By Peggy Lesquillier.
KNIL sergeant 1st rank Arno Lesquillier, from the village Maarssen, was awarded the Mobilization-War Cross and the Medal for War and Peace yesterday (KNIL stands for the former Dutch Indo Army).
This was awarded posthumously, because Lesquillier died on March 1, 1979. He died from complications of the atom bomb that hit Nagasaki on August 6th, 1945.
It is Wednesday: 16.00 hours. The ceremony is located in a small room on the top floor of the Jakarta, a famous Indo Restaurant, at the Lucasbolwerk in Utrecht. Dressed for the occasion in his old uniform Rob Lesquillier, a retired captain of the Dutch Royal Air Force, calls the company to please sit.
Rob is the eldest son of Arno Lesquillier. He holds an introductory chat; his voice trembled. He announces lieutenant colonel Brijl Jacques, who has made it his life’s work since his retirement to apply posthumously for army medals for deceased KNIL soldiers—such as the Mobilization-War Cross. He has attended hundreds of meetings and it still affects him tremendously.
It was Rob’s sister Peggy, a lawyer in Utrecht, who set the ball rolling for her deceased father. Recognition for what he had to endure was the motive: “I saw an article about the good work of Jacques Brijl. I wrote him a letter. And now here we are.”
Arno Lesquillier was only a young soldier when he was captured by the Japanese to be a POW. He was initially taken to Singapore and then was moved to Nagasaki in Japan. There, he was less than 2 kilometers away from the atomic bomb. His body was badly burned by the explosion and he lost most of his sight. After the war ended, he needed a year to recover. Despite the bad news from the doctors, that he would probably not grow old because of severe radiation, he participated in two police actions in the Dutch East Indies before being repatriated to the Netherlands.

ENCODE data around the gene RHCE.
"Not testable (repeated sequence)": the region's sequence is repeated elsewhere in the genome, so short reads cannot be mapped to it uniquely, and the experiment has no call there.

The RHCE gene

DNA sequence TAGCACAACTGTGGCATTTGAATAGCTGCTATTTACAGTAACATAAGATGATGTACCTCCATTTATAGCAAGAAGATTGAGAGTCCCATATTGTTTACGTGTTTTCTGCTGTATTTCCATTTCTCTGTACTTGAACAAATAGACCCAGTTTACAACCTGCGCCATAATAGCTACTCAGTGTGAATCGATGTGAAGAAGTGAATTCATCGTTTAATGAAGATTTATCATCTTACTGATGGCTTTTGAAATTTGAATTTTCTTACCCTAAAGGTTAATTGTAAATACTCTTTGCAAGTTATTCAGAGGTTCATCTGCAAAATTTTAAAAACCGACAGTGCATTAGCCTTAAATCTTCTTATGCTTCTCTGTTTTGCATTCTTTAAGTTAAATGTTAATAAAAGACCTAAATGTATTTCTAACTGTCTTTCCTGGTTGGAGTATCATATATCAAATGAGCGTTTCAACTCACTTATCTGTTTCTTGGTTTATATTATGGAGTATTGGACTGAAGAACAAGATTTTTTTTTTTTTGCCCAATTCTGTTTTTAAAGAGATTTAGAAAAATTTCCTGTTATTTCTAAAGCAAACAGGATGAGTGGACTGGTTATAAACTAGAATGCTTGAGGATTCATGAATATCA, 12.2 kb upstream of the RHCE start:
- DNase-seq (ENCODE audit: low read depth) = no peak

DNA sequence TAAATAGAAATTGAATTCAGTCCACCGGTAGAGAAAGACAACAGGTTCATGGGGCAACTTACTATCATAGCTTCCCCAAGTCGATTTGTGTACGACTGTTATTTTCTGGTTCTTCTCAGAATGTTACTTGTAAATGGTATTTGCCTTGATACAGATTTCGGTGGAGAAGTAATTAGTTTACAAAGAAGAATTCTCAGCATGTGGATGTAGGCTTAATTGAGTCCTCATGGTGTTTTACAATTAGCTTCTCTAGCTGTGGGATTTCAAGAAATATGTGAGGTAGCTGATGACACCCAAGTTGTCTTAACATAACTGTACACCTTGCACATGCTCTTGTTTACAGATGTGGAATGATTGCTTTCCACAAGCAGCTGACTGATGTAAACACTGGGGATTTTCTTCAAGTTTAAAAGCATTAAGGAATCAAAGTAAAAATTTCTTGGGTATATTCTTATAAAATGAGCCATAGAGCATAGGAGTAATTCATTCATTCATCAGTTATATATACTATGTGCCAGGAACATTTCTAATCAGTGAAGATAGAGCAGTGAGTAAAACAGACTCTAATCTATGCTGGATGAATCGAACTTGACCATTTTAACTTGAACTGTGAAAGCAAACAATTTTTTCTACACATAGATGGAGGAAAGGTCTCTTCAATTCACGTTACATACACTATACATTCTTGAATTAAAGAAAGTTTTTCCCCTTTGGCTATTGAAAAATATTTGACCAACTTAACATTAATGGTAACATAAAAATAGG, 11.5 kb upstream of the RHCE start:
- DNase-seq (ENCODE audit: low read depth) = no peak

“We arrived in Westerbork, the former Jewish concentration camp” says his son Rick with some cynicism. “My mother got back a traumatized man. Very introverted. He never said anything about the past. Actually, I was raised by my mother.”
Rick is pleased with the recognition, but feels it is very late. Even if his father had been awarded twenty years ago, it would have still been too late: better late than never.
Jacques Brijl is happy that he helped offspring, like the children of Arno, be proud of their father. He looks happy as the children admire the two awards that read: “Honor them who need to be honored”.
“And tomorrow I will receive another request, and the day after, and the day after. Fortunately, I am not alone and there are more bodies resurrected who are also committed to rehabilitation of the many fallen soldiers”.
Peggy: “This is a nice ending. The awards are also for her mother, who died only two years ago. She had seen a young, handsome soldier go off in captivity. She got back an old, broken man. She had waited so faithfully, turning down many marriage proposals, until he returned, after many of these years.”